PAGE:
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Engineering students partner with tech company to improve package delivery process

Tue, 11/27/2018

LAWRENCE — Someday in the not-too-distant future, the person delivering a package to your front door might not be a person at all. Instead, a driverless van might pull up in front of your house, the back doors open, and a robotic arm hands out that book you’ve ordered from Amazon.

That’s the idea proposed by a group of University of Kansas School of Engineering mechanical engineering students during their 2017-18 senior capstone project. It’s a dream that may soon become a reality thanks to the leadership of a KU alumnus at a California-based company looking to reinvent the “last-mile” package delivery industry.

“There's hundreds of thousands of delivery vehicles making deliveries,” said Austin Hausmann, a KU mechanical engineering graduate who now serves as vice president of research and product development for Chanje, a company working to deliver turnkey energy infrastructure services for the last-mile industry. “With the rise of e-commerce, that's only increasing. Unfortunately, we're solving this with fossil-fuel vehicles. Every efficiency you can gain, to drive seconds or miles out of a fleet's day, has a huge impact.”

Chanje is already addressing the issue with its line of fast-charging electrical delivery vans. But in autumn of 2017, Hausmann returned to the School of Engineering and offered the senior students a challenge: How to make the process more automated?

“We introduced them to the product and the business model, gave them the operating conditions and said, 'Here's the challenge.' A typical delivery driver is in and out of the vehicle a hundred times a day. That's stress on the body. We gave them some use cases but no direction on how to solve it,” Hausmann said.

It was a vague order, Hausmann admits, but one intended to open the door to a variety of possibilities. “We wanted the students to come up with a solution,” he said. “We wanted their creativity to come through.”

Eric Ferguson and Lauren Sherwood, then-seniors from Lenexa and Topeka, respectively, were part of the senior group that accepted the challenge. 

“They really gave us a lot of freedom for this project,” Ferguson said. “We had a really abstract goal.”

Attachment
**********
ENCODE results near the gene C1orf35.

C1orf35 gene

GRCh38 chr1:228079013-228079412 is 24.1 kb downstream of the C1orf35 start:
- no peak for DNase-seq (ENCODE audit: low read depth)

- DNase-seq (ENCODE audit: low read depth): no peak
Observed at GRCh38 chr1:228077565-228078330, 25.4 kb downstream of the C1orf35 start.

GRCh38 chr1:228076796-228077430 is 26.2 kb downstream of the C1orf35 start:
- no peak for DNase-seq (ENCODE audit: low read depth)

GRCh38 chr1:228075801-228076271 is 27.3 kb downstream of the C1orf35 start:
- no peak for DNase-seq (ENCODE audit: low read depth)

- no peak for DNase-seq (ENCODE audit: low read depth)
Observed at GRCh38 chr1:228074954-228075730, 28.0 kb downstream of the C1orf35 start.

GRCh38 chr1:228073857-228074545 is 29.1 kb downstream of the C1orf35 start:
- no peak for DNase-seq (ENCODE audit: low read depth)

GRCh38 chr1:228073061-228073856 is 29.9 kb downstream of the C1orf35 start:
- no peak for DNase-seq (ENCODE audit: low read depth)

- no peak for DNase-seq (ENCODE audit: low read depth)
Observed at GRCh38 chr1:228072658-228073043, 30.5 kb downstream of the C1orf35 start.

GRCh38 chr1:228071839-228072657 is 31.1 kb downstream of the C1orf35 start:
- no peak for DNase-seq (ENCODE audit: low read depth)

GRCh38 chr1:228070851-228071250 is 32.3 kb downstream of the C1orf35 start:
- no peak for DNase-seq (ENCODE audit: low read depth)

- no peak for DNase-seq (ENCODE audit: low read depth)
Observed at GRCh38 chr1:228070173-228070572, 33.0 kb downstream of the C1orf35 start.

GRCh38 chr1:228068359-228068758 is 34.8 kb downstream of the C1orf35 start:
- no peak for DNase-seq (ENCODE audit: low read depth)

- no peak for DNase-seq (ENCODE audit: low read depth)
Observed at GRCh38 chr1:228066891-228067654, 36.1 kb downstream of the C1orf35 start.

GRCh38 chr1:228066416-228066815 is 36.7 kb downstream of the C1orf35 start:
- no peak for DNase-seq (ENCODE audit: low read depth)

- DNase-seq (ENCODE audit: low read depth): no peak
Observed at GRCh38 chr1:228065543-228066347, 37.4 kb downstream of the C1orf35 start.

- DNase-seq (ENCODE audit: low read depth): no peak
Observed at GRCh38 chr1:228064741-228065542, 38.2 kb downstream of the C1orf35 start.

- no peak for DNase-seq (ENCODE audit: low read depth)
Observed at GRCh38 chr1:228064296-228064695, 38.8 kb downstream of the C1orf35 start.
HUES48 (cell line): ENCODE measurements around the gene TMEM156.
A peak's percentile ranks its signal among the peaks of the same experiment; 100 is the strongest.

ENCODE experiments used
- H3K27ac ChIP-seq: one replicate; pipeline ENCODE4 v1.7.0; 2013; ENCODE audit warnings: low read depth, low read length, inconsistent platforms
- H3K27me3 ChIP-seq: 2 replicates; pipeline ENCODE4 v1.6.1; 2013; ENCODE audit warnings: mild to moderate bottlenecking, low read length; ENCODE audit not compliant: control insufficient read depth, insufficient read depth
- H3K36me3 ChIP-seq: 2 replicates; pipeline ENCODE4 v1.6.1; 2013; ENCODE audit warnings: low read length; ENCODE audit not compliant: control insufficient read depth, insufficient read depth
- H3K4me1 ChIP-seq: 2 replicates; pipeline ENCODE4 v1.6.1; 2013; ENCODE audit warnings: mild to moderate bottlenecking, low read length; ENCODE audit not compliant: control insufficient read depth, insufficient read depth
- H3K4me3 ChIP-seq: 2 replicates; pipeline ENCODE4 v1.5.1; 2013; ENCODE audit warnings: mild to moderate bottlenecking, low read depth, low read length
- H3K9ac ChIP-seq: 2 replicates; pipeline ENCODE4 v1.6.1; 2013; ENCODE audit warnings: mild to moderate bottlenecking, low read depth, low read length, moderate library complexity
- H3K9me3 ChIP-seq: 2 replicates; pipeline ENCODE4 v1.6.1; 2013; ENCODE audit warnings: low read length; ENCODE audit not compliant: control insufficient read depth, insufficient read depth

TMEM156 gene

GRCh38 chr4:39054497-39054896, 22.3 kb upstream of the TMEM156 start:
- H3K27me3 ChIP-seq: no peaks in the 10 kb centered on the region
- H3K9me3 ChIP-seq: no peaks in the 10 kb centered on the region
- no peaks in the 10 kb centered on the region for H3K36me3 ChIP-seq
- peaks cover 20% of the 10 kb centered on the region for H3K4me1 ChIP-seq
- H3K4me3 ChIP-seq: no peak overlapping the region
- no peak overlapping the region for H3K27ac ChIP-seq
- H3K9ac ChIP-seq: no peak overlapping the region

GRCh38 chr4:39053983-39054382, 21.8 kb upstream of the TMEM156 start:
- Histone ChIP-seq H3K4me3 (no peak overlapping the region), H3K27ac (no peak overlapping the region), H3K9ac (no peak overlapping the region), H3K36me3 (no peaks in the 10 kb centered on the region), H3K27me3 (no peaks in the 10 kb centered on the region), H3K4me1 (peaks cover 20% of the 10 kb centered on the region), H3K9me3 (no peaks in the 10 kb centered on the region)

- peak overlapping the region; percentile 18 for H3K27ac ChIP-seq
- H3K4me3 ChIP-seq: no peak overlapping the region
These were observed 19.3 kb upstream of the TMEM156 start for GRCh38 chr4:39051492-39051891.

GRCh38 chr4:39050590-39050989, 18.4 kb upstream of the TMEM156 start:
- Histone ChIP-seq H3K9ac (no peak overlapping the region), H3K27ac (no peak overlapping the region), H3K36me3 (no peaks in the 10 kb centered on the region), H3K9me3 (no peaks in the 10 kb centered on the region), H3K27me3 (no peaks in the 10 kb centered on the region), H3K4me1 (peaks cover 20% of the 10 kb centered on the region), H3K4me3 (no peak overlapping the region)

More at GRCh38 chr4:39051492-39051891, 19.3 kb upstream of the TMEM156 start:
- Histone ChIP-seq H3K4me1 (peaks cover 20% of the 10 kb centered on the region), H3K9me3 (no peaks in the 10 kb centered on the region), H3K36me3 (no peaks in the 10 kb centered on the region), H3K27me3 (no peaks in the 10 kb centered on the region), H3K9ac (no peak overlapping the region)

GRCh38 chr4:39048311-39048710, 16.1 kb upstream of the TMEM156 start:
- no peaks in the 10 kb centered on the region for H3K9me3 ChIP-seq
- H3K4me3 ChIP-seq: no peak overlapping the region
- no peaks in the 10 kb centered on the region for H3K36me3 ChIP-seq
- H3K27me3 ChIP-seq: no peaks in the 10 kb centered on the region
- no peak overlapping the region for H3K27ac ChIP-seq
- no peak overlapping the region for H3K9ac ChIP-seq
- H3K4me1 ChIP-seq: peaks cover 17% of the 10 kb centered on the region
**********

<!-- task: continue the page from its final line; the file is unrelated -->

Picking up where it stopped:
The students were also excited by the opportunity. “My class lucked out,” Sherwood said. “ We got to work with a super-cool startup with a really unique project.”

With a wide-open charge, the students dug in. “The first semester was entirely conceptual work — were we going to do something with robots, drones?” Ferguson said. “We ran into a lot of regulatory issues, technological issues.”

They broke the delivery process down into four stages: Package to truck, truck to neighborhood, package off truck and getting the package to the delivery doorstep. They investigated the market, with a particular look at Amazon’s practices.

“We had to dig into that, figure out what people are doing and why they aren't doing these things,” Sherwood said.

The idea for an autonomous robotic arm — to handle packages inside the truck and hand them out to a driver — came only at the end of the semester. “There was no ‘Aha!’ moment,” Sherwood said. “It was definitely an iterative process.”

The solution proved surprisingly simple — and already available to use: a Universal Robots UR10 robotic arm. The device weighs about 30 pounds and can extend to 6 feet in length. The senior students brought in a delivery van from California, then spent the spring semester figuring out how to install the arm in the van, how to program it to do the work needed to move packages around inside the vehicle and ensure the right package gets to the right customer.

Hausmann was delighted by the proposal.

“It’s a relatively small robotic arm,” he said. “It’s really flexible to move throughout the vehicle.”

For the students, it was an opportunity to put the lessons of their School of Engineering education to use — as well as to make a first mark on the industry.

“It's definitely nice to see how a lot of things we learned in school, that I thought I would never use again, be used in the course of this project,” said Sherwood, who now works for FM Global in Chicago.

“It's a source of pride to our team and school to have a hand in innovating,” added Ferguson, who now works for Hartfiel Automation in Lenexa. “I've always loved the idea of inventing and creating new things. To work with such a leading edge company to have a chance to affect the future of a big industry, I loved it.”

Now Chanje is working to proceed with the seniors’ proposal, looking for opportunities to bring it to market.

“We haven't seen companies executing something like this,” Hausmann said. “This is a very early step, and there's a lot of work to be done yet, but it's opened up our thinking about how this can be a scalable effort moving forward.”

Hausmann said his own passion for electric vehicles was developed during his years at KU. He said the capstone project was good for both the students and his company.

“This program is unique in that it allows the students to impact the industry in a meaningful way,” he said. “And we get access to creative ideas on how to move forward.”



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